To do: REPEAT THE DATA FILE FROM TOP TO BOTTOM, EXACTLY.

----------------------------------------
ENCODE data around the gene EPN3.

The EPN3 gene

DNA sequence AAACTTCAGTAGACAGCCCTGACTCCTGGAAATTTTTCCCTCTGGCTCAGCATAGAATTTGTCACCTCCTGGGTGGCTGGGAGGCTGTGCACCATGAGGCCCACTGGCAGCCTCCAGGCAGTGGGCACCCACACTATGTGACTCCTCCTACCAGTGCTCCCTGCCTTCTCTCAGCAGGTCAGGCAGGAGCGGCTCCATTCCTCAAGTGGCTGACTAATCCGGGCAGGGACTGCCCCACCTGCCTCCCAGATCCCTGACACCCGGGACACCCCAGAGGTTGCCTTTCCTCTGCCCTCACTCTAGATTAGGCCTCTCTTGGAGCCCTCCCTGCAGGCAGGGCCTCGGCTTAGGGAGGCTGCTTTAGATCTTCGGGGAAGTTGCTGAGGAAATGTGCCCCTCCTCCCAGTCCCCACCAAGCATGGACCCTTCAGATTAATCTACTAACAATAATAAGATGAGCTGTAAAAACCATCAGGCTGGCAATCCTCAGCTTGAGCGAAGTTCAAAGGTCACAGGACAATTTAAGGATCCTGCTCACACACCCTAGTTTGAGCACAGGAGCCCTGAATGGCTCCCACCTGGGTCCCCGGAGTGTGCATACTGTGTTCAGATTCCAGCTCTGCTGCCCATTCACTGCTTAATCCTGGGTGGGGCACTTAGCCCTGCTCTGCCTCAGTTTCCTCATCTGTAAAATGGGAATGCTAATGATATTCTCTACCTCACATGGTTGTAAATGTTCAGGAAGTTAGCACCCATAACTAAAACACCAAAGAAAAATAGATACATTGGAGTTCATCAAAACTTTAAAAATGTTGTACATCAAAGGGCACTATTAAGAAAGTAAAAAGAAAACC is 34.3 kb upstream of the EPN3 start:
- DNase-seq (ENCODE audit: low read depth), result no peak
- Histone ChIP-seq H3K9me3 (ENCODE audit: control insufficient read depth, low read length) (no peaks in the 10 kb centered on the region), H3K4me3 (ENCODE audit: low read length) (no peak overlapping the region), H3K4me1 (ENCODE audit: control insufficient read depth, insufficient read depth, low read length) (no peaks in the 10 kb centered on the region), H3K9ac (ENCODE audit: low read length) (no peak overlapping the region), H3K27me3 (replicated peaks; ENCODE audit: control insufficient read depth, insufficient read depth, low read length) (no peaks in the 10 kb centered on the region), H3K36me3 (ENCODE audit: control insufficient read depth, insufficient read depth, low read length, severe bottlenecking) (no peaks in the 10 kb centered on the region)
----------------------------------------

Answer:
ENCODE data around the gene EPN3.

The EPN3 gene

DNA sequence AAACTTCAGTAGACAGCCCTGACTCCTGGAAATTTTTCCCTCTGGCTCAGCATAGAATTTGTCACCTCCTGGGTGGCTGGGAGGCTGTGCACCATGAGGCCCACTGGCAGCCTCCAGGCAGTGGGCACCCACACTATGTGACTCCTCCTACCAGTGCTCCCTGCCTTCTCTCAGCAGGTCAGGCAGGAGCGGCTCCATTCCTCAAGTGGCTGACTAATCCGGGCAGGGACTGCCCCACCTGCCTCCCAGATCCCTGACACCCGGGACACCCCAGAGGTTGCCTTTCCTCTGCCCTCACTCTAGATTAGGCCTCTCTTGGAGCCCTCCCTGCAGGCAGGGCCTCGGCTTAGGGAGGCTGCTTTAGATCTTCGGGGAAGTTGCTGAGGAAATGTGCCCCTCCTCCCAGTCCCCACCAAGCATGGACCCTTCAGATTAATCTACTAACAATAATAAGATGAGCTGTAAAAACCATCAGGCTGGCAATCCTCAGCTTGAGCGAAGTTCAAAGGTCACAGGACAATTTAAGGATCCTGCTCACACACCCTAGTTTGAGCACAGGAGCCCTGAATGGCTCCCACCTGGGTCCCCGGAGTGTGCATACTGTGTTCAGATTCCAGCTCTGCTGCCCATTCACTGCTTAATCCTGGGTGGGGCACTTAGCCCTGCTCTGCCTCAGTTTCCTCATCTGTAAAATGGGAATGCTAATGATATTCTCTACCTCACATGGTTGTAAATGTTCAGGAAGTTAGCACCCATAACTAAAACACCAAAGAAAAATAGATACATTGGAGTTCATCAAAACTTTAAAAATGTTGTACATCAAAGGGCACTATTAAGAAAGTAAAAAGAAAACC is 34.3 kb upstream of the EPN3 start:
- DNase-seq (ENCODE audit: low read depth), result no peak
- Histone ChIP-seq H3K9me3 (ENCODE audit: control insufficient read depth, low read length) (no peaks in the 10 kb centered on the region), H3K4me3 (ENCODE audit: low read length) (no peak overlapping the region), H3K4me1 (ENCODE audit: control insufficient read depth, insufficient read depth, low read length) (no peaks in the 10 kb centered on the region), H3K9ac (ENCODE audit: low read length) (no peak overlapping the region), H3K27me3 (replicated peaks; ENCODE audit: control insufficient read depth, insufficient read depth, low read length) (no peaks in the 10 kb centered on the region), H3K36me3 (ENCODE audit: control insufficient read depth, insufficient read depth, low read length, severe bottlenecking) (no peaks in the 10 kb centered on the region)